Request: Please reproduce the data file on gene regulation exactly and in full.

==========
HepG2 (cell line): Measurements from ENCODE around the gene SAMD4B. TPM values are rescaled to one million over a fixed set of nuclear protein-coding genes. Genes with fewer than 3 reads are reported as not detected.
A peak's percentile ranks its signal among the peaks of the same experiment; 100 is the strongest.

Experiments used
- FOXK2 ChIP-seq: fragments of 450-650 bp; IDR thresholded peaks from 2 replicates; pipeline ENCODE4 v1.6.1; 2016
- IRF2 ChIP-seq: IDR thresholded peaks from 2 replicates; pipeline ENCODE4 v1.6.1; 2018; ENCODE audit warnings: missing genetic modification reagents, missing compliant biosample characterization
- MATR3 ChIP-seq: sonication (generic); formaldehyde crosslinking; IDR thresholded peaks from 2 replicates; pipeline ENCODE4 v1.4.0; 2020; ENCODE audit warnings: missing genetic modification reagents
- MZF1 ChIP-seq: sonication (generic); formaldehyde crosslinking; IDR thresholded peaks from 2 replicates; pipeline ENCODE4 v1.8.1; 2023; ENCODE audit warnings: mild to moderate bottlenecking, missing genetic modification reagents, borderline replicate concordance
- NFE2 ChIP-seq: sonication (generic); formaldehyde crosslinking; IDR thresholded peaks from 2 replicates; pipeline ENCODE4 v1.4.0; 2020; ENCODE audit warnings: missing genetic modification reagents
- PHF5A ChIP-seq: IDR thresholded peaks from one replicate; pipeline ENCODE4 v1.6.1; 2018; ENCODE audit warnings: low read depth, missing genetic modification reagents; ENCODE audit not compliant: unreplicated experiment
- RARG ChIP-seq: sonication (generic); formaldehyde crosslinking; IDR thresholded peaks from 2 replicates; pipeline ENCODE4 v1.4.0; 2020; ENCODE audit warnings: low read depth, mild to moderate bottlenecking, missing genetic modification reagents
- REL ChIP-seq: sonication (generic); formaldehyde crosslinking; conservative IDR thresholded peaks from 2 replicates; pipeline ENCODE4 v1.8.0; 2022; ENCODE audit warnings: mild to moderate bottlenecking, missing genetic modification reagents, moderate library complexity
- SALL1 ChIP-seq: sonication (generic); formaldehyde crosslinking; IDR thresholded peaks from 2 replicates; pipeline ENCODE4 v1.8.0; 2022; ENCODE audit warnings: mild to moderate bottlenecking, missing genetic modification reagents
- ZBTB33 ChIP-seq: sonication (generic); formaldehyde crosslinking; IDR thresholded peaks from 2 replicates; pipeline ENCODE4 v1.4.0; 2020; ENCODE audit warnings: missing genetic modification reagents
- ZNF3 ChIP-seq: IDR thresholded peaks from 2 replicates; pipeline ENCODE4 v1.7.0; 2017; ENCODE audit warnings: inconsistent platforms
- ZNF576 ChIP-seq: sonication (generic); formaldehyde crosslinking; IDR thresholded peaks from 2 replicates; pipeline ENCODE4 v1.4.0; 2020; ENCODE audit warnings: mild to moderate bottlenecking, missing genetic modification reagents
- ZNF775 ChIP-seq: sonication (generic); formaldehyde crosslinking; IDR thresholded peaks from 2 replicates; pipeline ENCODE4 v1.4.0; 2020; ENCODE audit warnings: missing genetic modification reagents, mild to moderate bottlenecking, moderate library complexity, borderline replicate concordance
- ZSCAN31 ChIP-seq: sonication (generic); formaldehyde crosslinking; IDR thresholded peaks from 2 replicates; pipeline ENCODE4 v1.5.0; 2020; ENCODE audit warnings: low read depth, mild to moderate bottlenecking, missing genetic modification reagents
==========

HepG2 (cell line): Measurements from ENCODE around the gene SAMD4B. TPM values are rescaled to one million over a fixed set of nuclear protein-coding genes. Genes with fewer than 3 reads are reported as not detected.
A peak's percentile ranks its signal among the peaks of the same experiment; 100 is the strongest.

Experiments used
- FOXK2 ChIP-seq: fragments of 450-650 bp; IDR thresholded peaks from 2 replicates; pipeline ENCODE4 v1.6.1; 2016
- IRF2 ChIP-seq: IDR thresholded peaks from 2 replicates; pipeline ENCODE4 v1.6.1; 2018; ENCODE audit warnings: missing genetic modification reagents, missing compliant biosample characterization
- MATR3 ChIP-seq: sonication (generic); formaldehyde crosslinking; IDR thresholded peaks from 2 replicates; pipeline ENCODE4 v1.4.0; 2020; ENCODE audit warnings: missing genetic modification reagents
- MZF1 ChIP-seq: sonication (generic); formaldehyde crosslinking; IDR thresholded peaks from 2 replicates; pipeline ENCODE4 v1.8.1; 2023; ENCODE audit warnings: mild to moderate bottlenecking, missing genetic modification reagents, borderline replicate concordance
- NFE2 ChIP-seq: sonication (generic); formaldehyde crosslinking; IDR thresholded peaks from 2 replicates; pipeline ENCODE4 v1.4.0; 2020; ENCODE audit warnings: missing genetic modification reagents
- PHF5A ChIP-seq: IDR thresholded peaks from one replicate; pipeline ENCODE4 v1.6.1; 2018; ENCODE audit warnings: low read depth, missing genetic modification reagents; ENCODE audit not compliant: unreplicated experiment
- RARG ChIP-seq: sonication (generic); formaldehyde crosslinking; IDR thresholded peaks from 2 replicates; pipeline ENCODE4 v1.4.0; 2020; ENCODE audit warnings: low read depth, mild to moderate bottlenecking, missing genetic modification reagents
- REL ChIP-seq: sonication (generic); formaldehyde crosslinking; conservative IDR thresholded peaks from 2 replicates; pipeline ENCODE4 v1.8.0; 2022; ENCODE audit warnings: mild to moderate bottlenecking, missing genetic modification reagents, moderate library complexity
- SALL1 ChIP-seq: sonication (generic); formaldehyde crosslinking; IDR thresholded peaks from 2 replicates; pipeline ENCODE4 v1.8.0; 2022; ENCODE audit warnings: mild to moderate bottlenecking, missing genetic modification reagents
- ZBTB33 ChIP-seq: sonication (generic); formaldehyde crosslinking; IDR thresholded peaks from 2 replicates; pipeline ENCODE4 v1.4.0; 2020; ENCODE audit warnings: missing genetic modification reagents
- ZNF3 ChIP-seq: IDR thresholded peaks from 2 replicates; pipeline ENCODE4 v1.7.0; 2017; ENCODE audit warnings: inconsistent platforms
- ZNF576 ChIP-seq: sonication (generic); formaldehyde crosslinking; IDR thresholded peaks from 2 replicates; pipeline ENCODE4 v1.4.0; 2020; ENCODE audit warnings: mild to moderate bottlenecking, missing genetic modification reagents
- ZNF775 ChIP-seq: sonication (generic); formaldehyde crosslinking; IDR thresholded peaks from 2 replicates; pipeline ENCODE4 v1.4.0; 2020; ENCODE audit warnings: missing genetic modification reagents, mild to moderate bottlenecking, moderate library complexity, borderline replicate concordance
- ZSCAN31 ChIP-seq: sonication (generic); formaldehyde crosslinking; IDR thresholded peaks from 2 replicates; pipeline ENCODE4 v1.5.0; 2020; ENCODE audit warnings: low read depth, mild to moderate bottlenecking, missing genetic modification reagents